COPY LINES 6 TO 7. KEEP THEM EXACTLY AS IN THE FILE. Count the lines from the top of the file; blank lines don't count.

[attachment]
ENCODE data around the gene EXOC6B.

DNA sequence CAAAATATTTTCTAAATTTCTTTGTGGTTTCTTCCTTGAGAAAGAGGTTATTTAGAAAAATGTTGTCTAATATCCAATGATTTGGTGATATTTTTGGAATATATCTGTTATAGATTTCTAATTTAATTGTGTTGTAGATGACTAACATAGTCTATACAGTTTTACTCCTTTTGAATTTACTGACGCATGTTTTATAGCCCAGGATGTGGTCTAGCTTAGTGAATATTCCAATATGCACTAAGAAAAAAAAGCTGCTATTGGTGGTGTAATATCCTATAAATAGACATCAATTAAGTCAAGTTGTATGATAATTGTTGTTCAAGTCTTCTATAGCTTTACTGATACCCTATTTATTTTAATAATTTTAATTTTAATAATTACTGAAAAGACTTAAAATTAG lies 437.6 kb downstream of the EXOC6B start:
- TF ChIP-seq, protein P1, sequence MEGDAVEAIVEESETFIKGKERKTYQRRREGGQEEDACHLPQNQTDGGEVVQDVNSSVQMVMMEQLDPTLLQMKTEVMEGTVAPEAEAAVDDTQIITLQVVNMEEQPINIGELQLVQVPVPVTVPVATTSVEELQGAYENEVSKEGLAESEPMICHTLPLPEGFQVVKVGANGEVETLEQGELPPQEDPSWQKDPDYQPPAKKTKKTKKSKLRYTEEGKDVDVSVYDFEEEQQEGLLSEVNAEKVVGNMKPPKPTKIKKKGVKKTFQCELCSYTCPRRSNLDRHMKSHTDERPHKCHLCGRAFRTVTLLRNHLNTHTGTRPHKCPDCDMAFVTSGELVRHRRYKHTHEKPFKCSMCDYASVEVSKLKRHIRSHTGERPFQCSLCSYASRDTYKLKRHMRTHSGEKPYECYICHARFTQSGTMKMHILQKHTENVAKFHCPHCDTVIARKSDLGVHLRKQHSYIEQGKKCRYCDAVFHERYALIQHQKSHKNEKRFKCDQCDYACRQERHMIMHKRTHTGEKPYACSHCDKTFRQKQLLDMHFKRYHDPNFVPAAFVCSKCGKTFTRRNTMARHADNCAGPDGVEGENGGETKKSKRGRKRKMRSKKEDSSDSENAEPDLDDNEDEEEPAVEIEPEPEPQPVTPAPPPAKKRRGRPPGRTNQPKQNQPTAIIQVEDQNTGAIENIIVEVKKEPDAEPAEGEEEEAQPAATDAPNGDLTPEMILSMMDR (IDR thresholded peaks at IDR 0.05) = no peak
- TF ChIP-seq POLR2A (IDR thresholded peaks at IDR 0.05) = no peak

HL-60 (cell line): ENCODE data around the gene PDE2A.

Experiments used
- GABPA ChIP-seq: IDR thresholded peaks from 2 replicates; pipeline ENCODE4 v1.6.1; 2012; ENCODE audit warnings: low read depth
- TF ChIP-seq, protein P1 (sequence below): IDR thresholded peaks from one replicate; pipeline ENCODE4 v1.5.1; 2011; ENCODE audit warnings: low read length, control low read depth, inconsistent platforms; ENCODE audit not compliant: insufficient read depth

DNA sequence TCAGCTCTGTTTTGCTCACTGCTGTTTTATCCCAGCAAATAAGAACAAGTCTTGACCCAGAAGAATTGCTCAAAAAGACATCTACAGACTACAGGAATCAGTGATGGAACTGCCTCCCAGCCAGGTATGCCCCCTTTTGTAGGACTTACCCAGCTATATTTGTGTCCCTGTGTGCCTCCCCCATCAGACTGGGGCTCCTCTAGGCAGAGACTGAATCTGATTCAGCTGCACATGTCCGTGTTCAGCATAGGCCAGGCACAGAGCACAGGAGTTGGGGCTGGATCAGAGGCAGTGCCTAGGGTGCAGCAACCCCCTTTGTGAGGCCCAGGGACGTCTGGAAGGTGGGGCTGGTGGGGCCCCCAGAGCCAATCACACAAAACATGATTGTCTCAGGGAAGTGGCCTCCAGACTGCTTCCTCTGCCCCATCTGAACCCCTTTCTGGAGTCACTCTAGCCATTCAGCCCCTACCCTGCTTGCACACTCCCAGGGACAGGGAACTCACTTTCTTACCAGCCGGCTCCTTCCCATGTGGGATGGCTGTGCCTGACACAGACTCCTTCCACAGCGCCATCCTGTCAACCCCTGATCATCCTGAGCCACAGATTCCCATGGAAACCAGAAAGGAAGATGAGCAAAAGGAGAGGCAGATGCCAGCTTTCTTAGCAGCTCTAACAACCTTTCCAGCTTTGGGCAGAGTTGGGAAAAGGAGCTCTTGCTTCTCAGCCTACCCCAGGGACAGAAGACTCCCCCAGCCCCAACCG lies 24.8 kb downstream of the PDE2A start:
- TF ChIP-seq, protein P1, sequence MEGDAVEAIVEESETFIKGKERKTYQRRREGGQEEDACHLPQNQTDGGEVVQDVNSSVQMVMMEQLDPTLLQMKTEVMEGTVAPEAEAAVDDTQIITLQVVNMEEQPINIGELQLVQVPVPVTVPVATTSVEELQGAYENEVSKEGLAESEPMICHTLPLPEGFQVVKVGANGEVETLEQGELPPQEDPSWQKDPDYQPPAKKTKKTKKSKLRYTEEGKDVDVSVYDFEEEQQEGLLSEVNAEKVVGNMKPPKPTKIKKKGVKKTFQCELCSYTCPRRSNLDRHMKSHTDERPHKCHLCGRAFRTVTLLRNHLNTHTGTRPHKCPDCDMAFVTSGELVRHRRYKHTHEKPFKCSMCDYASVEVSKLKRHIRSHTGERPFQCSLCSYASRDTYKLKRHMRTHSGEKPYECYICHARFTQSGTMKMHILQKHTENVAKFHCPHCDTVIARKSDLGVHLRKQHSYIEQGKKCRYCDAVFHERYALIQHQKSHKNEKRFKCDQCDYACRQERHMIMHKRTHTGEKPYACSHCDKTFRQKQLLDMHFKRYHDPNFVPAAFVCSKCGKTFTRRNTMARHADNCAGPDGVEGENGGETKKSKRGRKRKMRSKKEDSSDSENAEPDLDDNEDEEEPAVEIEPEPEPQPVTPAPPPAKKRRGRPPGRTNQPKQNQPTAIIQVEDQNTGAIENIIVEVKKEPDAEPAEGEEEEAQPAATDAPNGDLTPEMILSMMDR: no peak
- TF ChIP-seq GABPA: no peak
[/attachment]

Experiments used
- GABPA ChIP-seq: IDR thresholded peaks from 2 replicates; pipeline ENCODE4 v1.6.1; 2012; ENCODE audit warnings: low read depth